Wagner’s ‘Sensible Moderate View’ is to Let Powerful Interests Screw the Public. Moorlach Disagrees.

Wagner bathing in money & Moorlach points - South Park

If anyone momentarily forgets what a treasure we have in Voice of OC, Norberto Santana’s article today on the SD-37 special election should remind them with overwhelming force.  It is the best mainstream article that we’ve seen on this race — mandatory reading for those who will go to the polls tomorrow.  It’s journalism the way you (hopefully) remember it.

Invoking the purpose of criticism, I will quote from it more extensively than I usually would, simply because Norberto has identified the differences between the candidates (and the rents in both the Republican and Democratic parties) better than any other media figure has done.  He’s also gotten the best quotes.  I disagree with some minor points in a few places — where I think that he’s focused on the label without looking at the ingredients — as I’ll point out below.  But that’s the sort of close engagement that a really well-written and well-researched article allows.

Norberto’s writing is in blockquotes:

[T]he race between state Assemblyman Don Wagner and former County Supervisor John Moorlach features the latest in a series of intensifying election clashes between moderate, pro big-business factions and more fiscally conservative, libertarian-leaning wings of the OC GOP.

“Pro-big-business versus fiscally conservative,” yes.  But “moderate vs. libertarian-leaning,” I think, misses the point.  I don’t mind “libertarian” being applied to Moorlach’s camp, but that’s a overweening categorial term to apply to essentially one thing: Moorlach opposes government economic intervention that is driven by its benefits to big contributors and agents.  I don’t even know that Moorlach is opposed to government economic intervention that isn’t driven by the benefits that it can provides to big contributors and agents; do people actually propose such things here in Orange County?  I suspect that where the public is well-served and big donors and middlemen are not snarfing up the lion’s share of the benefits, his criticisms, if they existed at all, would be relatively muted.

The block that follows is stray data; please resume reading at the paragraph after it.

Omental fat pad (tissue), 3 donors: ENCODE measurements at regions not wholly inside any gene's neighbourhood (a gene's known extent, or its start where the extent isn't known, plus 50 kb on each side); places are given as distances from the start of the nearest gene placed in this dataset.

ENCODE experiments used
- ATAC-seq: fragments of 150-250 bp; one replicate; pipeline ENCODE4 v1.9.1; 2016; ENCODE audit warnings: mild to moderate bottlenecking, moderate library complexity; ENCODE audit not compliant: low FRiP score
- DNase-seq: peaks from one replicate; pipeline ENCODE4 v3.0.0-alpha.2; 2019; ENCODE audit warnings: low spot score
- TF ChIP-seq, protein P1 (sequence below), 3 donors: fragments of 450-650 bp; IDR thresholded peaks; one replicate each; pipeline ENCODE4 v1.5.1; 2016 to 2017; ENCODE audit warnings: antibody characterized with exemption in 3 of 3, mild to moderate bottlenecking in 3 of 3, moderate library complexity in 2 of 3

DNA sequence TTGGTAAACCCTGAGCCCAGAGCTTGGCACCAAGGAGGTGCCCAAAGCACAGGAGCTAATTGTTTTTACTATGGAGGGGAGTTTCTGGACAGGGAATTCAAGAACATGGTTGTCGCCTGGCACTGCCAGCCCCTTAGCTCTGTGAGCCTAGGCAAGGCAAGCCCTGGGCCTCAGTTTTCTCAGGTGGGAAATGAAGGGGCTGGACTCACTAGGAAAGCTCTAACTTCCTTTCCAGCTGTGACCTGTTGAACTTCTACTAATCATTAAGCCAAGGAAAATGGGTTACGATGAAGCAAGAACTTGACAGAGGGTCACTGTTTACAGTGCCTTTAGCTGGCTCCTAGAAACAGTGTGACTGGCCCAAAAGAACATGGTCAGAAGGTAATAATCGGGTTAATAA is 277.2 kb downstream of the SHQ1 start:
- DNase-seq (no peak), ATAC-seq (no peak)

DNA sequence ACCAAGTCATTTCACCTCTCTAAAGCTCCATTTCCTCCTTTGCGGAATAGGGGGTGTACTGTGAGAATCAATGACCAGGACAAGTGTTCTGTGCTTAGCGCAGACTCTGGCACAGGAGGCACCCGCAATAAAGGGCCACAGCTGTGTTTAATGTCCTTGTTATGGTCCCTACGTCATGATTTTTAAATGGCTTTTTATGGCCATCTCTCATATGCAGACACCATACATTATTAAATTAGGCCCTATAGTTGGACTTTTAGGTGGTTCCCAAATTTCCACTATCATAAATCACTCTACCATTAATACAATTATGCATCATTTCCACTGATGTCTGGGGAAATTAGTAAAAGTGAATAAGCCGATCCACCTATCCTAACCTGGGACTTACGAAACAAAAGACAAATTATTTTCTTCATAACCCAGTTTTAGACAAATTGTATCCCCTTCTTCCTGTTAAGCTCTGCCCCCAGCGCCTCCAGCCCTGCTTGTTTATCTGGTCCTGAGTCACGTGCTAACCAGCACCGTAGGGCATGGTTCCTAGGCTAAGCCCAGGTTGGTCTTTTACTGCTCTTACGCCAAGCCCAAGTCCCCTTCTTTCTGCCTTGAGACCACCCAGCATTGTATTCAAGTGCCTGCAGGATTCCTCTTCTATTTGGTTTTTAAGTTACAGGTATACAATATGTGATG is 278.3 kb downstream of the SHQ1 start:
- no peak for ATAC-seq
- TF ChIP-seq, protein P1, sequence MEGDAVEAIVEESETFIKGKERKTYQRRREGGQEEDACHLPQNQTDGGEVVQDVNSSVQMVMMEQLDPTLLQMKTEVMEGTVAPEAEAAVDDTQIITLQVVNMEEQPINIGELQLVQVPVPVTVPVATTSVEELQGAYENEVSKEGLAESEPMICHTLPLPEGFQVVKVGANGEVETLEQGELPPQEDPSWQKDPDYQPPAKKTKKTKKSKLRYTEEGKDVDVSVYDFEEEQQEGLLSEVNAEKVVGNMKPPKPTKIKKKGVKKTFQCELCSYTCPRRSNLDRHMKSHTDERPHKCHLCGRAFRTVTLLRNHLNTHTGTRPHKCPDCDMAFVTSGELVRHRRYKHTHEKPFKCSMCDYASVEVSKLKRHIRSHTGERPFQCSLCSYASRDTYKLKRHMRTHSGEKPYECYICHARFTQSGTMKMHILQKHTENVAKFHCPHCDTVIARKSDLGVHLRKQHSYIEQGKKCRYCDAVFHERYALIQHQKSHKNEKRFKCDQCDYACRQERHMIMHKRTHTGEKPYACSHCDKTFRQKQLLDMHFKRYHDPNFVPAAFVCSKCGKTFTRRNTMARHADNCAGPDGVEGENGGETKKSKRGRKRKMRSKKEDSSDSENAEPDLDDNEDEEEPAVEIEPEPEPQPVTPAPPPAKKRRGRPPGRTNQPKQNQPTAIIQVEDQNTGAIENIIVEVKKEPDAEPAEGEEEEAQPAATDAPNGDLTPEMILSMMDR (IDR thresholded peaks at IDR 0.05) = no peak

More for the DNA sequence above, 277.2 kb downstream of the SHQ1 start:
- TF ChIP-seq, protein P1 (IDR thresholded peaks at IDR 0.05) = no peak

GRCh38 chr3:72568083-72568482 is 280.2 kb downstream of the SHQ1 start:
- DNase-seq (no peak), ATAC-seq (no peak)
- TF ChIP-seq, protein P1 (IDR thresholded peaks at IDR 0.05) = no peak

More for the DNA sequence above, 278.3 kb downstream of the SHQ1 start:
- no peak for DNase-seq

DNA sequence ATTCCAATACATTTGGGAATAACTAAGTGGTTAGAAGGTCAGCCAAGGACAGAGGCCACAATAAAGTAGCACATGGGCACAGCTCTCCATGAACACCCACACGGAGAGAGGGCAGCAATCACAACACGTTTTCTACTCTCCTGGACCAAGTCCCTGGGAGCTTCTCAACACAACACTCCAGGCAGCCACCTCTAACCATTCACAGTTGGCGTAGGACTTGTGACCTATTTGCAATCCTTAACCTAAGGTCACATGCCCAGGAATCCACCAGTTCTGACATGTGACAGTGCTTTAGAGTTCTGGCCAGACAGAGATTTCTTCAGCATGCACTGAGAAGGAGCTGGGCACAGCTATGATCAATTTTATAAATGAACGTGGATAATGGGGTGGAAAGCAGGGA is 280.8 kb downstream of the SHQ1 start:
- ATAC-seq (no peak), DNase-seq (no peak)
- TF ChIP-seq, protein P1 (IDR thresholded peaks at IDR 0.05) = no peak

Moorlach’s position here is the polar opposite of Wagner’s: it is THE primary issue dividing them.  Wagner routinely favors government economic intervention that is driven by its benefits to big contributors and agents.  That’s why he has all those humongous contributions and independent expenditures on his side.  One can apply many terms to this, some of which (“practical,” “pragmatic”) are value neutral and some of which (“self-serving,” “complicit in ripoffs”) are not.  But I see no basis whatsoever to call them “moderate.”  In fact, time and again, these projects are anything but moderate.  But to get ahead in politics, one must usually — and Moorlach is an exception here — “go along to get along.”  That’s what Wagner does.  Wagner is conventional while Moorlach is unconventional.  And Wagner seems to truly believe that there’s nothing wrong with clubby conventionality turning into complicity.  In fact, he’s outraged by Moorlach’s outrage over it!